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Fed Agencies' Post-911 Moves Panned

Independent auditors at several federal agencies have issued new reports in recent weeks criticizing the agencies for moving too slowly to confront the risks of terrorist attacks, The New York Times reports on its Web site.

The security audits, prepared by inspectors general, say that even after Sept. 11, some government departments did not act effectively to control hazardous materials, secure buildings and aircraft, clamp down on unlawful immigrants, protect vital computers and communications links from attack or take other high-priority measures, the Times says.

The reports were issued across a broad spectrum of federal agencies, and more are being published each week as the auditors continue to increase their scrutiny of measures against terrorism, the Times reports.

Their conclusions demonstrate the magnitude of the government's task in preventing attacks, even as Congress approves billions of dollars to be spent on protecting so many places against an array of possible acts of terrorism, the Times points out.

One example of a slow response came at the Department of Agriculture, where the inspector general's office reported that many of the agency's 336 laboratories were unable to account for dangerous biological agents that are listed in their stockpiles, including three billion doses of a dangerous virus, the Times says.

In another example, the Energy Department's inspector general reported that the department could not fully account for radioactive fuel rods and other nuclear material that the government lent to several countries beginning in the 1960's as part of the Atoms for Peace program, including Iran and others no longer under the sway of the United States, the Times reports.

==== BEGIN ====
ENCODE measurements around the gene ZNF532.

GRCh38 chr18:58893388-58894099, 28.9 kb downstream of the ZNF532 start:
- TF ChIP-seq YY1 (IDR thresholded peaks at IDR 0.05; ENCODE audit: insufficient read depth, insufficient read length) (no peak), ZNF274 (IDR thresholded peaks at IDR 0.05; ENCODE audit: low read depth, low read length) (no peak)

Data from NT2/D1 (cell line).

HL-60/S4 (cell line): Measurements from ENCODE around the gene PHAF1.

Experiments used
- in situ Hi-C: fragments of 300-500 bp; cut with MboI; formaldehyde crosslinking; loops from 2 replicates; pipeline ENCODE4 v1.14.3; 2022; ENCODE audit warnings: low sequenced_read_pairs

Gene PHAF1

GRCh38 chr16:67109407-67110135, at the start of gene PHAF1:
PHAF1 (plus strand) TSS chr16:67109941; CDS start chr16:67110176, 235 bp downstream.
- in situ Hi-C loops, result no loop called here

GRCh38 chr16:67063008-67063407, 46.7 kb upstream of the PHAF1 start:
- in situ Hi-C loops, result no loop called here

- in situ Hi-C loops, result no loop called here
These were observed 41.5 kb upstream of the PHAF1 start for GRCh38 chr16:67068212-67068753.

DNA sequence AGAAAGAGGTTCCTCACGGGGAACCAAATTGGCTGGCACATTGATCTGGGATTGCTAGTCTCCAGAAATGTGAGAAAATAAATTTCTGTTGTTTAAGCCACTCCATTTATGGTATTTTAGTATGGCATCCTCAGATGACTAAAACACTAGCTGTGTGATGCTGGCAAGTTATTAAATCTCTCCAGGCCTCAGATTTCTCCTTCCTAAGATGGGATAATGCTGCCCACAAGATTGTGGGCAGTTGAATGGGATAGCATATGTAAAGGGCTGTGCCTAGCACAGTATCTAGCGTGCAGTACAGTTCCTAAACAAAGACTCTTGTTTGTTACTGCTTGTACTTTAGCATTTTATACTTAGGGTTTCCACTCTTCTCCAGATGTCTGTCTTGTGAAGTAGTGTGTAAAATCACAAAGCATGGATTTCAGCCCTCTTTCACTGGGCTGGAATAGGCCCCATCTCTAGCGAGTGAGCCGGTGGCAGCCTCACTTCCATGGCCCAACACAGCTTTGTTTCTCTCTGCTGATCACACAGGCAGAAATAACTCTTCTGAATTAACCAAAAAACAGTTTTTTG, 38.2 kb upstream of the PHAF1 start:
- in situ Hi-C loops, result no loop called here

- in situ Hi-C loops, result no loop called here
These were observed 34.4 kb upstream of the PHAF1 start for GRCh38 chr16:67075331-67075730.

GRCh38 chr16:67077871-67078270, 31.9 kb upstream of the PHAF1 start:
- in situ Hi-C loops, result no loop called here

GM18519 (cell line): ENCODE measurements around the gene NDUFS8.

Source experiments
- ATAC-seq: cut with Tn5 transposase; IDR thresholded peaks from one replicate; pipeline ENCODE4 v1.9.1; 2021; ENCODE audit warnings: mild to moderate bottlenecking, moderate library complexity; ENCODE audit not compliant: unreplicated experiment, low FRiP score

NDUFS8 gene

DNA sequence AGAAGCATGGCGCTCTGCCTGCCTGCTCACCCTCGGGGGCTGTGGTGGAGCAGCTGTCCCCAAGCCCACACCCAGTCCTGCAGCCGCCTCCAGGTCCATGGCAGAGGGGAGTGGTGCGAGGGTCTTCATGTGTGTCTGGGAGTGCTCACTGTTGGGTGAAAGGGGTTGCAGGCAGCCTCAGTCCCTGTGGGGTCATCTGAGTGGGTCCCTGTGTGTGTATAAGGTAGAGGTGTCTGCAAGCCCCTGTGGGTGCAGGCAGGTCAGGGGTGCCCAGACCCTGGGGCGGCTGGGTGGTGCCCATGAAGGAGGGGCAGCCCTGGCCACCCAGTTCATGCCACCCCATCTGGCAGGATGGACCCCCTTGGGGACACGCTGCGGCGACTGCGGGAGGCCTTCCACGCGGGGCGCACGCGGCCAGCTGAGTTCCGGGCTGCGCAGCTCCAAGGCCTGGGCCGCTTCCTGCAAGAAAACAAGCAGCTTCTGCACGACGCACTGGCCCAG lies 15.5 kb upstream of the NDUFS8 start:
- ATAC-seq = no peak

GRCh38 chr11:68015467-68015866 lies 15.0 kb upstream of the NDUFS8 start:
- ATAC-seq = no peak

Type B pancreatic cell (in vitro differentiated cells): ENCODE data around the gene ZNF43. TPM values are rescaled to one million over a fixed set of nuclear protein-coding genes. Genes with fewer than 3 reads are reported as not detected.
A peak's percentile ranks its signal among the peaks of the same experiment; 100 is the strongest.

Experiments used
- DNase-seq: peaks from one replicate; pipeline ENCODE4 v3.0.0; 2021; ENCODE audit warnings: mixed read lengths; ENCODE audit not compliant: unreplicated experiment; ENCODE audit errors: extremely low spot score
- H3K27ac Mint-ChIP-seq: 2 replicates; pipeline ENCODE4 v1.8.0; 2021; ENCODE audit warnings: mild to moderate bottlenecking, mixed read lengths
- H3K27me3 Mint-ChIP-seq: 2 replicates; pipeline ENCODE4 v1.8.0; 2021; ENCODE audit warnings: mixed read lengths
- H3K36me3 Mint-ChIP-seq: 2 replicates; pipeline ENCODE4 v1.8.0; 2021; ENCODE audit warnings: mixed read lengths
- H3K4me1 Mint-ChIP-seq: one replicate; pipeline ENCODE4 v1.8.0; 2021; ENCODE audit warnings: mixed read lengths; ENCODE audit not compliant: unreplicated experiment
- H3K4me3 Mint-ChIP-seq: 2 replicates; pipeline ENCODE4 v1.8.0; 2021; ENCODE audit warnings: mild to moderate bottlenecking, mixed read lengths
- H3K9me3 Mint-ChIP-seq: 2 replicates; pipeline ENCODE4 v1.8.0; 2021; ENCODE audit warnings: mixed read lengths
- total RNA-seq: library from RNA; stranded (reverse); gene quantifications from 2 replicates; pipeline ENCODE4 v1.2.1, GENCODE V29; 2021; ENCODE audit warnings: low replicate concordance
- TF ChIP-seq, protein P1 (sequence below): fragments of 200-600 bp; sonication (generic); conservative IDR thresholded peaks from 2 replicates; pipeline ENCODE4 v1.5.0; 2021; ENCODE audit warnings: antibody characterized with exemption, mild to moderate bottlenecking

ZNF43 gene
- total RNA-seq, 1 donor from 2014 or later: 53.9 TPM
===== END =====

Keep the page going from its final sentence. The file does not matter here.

Gaps in the system for tracking the material, including small amounts of plutonium, have been known for years. But the auditors noted that there were new concerns that they could be used to make the crude nuclear-laced explosives known as dirty bombs.

Some at the department quarreled with the new report, the Times adds. While the department's Office of Security agreed to try to locate the materials, the department's National Nuclear Security Administration disagreed, saying international agreements governing the materials contained no requirement for the United States to track them.

Shortly after Sept. 11, auditors looking into aviation security discovered that dozens of Forest Service tanker planes used to drop tons of flame-retardant chemicals on forest fires were open to theft because they are left unattended at remote airfields "and could be attractive to terrorists wishing to disperse biological or chemical weapons."

Even though law enforcement agencies were grounding crop-dusting planes at the time, the auditors said, the Forest Service decided that the risk of these planes being stolen was not even worth examining closely. After the audit sharply criticized the agency, it agreed to correct the problems, saying it might take a year to do so, according to the Times.